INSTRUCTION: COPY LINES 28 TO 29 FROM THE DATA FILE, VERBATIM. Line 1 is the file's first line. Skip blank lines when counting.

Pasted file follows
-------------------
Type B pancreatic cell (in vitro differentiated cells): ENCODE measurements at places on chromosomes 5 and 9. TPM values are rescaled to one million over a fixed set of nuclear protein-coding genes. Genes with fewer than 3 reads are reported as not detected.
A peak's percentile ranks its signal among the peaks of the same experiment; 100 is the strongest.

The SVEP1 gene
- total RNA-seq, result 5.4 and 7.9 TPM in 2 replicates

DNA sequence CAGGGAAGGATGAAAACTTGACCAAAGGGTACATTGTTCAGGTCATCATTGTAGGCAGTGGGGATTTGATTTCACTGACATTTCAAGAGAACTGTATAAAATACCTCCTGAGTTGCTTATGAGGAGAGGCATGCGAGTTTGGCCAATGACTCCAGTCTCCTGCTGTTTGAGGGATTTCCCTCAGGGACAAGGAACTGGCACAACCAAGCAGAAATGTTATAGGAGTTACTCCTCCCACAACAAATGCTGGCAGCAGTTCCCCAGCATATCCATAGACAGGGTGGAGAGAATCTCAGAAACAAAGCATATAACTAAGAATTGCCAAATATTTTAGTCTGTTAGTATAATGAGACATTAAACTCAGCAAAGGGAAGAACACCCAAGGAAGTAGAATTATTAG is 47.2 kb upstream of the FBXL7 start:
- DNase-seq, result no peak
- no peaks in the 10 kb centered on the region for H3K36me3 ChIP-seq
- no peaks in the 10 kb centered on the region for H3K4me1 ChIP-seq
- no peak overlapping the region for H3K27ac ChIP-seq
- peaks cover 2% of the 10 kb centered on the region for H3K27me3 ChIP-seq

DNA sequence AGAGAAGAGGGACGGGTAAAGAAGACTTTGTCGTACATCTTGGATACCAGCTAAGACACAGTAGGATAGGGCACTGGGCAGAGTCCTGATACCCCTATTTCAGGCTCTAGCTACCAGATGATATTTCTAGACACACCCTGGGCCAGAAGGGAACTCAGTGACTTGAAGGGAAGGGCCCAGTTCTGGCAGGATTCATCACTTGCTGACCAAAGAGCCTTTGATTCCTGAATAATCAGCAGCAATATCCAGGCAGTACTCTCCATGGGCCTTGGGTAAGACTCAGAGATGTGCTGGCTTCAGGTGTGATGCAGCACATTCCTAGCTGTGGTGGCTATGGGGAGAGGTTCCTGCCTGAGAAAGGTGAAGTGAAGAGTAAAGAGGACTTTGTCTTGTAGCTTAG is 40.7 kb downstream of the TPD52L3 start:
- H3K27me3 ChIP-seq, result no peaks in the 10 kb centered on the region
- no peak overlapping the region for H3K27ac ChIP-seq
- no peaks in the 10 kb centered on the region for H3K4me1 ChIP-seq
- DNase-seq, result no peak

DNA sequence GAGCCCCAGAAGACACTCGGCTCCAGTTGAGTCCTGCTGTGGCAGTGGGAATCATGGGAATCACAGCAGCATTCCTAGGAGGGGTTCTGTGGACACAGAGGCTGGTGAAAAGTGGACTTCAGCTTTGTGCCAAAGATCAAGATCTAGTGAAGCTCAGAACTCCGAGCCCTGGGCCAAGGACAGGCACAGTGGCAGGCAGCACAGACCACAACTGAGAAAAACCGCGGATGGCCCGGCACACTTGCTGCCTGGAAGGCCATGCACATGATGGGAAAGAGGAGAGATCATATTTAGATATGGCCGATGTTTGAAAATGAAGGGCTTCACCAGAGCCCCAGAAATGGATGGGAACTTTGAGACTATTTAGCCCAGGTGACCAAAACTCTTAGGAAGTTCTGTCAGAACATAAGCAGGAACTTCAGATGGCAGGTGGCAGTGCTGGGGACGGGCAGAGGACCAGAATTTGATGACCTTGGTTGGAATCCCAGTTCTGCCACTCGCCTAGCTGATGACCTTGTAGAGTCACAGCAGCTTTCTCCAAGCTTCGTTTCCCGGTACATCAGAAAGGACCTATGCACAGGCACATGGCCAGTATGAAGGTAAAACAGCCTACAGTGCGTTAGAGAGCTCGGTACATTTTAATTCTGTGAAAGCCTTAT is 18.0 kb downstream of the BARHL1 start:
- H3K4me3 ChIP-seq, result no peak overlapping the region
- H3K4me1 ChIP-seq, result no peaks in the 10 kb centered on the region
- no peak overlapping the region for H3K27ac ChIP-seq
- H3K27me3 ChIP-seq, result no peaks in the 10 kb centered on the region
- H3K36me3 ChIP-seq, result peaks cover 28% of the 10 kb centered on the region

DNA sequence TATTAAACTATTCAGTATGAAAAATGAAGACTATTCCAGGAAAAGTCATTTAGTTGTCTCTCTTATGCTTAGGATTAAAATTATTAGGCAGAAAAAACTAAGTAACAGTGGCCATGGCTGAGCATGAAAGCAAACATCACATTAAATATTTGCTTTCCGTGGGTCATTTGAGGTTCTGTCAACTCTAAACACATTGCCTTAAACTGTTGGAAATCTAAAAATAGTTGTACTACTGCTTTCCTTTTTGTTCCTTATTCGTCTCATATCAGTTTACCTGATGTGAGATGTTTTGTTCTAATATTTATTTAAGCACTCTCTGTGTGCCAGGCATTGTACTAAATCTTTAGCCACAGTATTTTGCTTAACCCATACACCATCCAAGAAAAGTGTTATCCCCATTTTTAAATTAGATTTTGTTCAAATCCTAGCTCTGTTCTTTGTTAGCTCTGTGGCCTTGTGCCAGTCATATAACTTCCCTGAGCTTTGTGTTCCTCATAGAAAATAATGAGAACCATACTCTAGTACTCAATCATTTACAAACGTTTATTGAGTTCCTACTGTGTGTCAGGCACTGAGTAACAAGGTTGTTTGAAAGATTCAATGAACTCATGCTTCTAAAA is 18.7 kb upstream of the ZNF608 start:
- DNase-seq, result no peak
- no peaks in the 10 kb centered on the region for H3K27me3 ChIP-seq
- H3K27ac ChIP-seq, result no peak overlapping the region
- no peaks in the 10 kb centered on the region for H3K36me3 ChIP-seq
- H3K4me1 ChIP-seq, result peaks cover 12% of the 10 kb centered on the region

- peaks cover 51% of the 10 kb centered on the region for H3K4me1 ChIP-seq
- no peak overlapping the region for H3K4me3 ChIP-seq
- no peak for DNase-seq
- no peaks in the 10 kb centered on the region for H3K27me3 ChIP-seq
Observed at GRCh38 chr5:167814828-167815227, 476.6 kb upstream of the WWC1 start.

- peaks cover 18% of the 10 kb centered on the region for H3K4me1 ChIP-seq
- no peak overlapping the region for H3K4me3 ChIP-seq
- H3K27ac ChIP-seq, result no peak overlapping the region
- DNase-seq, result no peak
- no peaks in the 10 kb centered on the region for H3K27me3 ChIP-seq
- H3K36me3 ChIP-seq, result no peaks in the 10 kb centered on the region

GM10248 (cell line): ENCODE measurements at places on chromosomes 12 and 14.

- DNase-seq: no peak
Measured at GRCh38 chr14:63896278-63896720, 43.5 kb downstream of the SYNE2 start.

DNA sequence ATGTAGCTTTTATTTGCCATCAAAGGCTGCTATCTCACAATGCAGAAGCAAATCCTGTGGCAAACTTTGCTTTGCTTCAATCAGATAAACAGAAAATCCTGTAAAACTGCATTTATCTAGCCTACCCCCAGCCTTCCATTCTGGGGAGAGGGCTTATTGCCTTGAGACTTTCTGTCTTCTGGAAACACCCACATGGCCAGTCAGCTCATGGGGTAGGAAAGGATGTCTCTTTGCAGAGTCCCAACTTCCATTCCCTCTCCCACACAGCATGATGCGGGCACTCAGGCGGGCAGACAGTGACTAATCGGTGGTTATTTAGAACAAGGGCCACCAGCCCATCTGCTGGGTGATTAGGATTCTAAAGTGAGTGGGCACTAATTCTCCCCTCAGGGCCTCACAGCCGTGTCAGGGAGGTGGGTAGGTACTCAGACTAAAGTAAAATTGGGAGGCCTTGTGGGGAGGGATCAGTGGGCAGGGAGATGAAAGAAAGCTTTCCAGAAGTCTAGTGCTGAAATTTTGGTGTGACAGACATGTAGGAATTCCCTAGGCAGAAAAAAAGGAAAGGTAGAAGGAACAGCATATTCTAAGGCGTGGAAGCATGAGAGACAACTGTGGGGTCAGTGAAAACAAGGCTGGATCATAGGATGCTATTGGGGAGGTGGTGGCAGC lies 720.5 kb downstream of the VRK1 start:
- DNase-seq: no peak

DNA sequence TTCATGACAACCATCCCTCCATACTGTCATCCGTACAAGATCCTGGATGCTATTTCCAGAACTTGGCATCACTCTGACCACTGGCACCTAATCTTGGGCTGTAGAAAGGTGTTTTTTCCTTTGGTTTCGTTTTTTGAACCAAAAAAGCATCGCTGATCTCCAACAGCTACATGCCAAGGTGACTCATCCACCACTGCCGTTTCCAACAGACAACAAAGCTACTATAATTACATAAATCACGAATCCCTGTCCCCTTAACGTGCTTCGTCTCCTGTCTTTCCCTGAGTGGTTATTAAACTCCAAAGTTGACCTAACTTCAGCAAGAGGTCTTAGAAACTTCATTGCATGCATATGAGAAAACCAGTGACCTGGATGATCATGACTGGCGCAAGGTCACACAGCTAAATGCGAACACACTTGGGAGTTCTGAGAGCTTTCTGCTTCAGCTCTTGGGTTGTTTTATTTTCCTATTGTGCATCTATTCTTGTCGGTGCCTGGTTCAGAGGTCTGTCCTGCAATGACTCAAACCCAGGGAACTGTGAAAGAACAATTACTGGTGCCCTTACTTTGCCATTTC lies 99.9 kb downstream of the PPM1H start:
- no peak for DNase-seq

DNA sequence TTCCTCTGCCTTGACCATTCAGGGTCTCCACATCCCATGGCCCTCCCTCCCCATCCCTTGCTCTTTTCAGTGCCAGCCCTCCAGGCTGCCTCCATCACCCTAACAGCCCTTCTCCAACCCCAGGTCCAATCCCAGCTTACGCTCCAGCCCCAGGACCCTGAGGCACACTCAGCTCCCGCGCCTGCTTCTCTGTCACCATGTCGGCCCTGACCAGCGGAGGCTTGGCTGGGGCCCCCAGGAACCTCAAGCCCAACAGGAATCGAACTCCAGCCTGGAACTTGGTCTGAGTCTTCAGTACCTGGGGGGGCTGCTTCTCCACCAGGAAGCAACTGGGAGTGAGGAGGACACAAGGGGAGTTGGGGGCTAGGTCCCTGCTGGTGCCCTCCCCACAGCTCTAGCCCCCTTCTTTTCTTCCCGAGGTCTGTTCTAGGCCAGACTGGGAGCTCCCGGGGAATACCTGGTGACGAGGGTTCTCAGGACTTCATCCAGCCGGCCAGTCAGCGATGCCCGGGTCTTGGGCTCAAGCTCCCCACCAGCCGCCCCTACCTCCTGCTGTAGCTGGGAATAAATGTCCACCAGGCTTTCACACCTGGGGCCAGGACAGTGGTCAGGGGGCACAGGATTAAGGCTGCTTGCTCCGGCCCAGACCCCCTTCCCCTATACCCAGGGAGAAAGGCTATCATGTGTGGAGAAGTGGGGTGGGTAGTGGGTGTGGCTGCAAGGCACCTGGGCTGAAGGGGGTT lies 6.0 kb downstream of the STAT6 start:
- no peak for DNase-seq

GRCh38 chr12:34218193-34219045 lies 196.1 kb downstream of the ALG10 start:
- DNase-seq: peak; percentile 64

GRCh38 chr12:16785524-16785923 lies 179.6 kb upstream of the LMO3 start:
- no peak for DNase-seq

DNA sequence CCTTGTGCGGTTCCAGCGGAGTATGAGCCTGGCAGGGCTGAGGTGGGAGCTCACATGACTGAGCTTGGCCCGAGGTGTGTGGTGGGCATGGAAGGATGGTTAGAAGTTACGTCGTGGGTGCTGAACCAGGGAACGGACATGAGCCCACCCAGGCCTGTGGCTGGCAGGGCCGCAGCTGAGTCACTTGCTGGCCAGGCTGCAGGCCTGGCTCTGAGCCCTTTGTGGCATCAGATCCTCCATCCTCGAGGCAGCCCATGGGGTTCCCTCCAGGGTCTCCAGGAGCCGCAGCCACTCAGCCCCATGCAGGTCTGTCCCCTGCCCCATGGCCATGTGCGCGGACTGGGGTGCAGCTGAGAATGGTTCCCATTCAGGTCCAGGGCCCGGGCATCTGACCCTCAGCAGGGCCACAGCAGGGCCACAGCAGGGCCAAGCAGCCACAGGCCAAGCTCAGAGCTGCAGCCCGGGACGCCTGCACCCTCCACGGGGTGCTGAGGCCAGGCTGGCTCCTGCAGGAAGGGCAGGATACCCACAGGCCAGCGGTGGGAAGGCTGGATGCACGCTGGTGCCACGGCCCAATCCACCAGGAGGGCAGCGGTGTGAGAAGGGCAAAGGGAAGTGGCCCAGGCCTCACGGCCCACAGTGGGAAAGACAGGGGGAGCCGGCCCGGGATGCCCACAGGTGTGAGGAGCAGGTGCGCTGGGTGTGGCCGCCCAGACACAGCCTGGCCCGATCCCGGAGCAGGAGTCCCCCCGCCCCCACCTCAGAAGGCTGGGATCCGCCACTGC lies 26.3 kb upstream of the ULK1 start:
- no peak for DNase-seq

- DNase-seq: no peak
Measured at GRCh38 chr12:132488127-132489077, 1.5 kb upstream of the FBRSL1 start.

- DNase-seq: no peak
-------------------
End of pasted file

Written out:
- peaks cover 51% of the 10 kb centered on the region for H3K4me1 ChIP-seq
- no peak overlapping the region for H3K4me3 ChIP-seq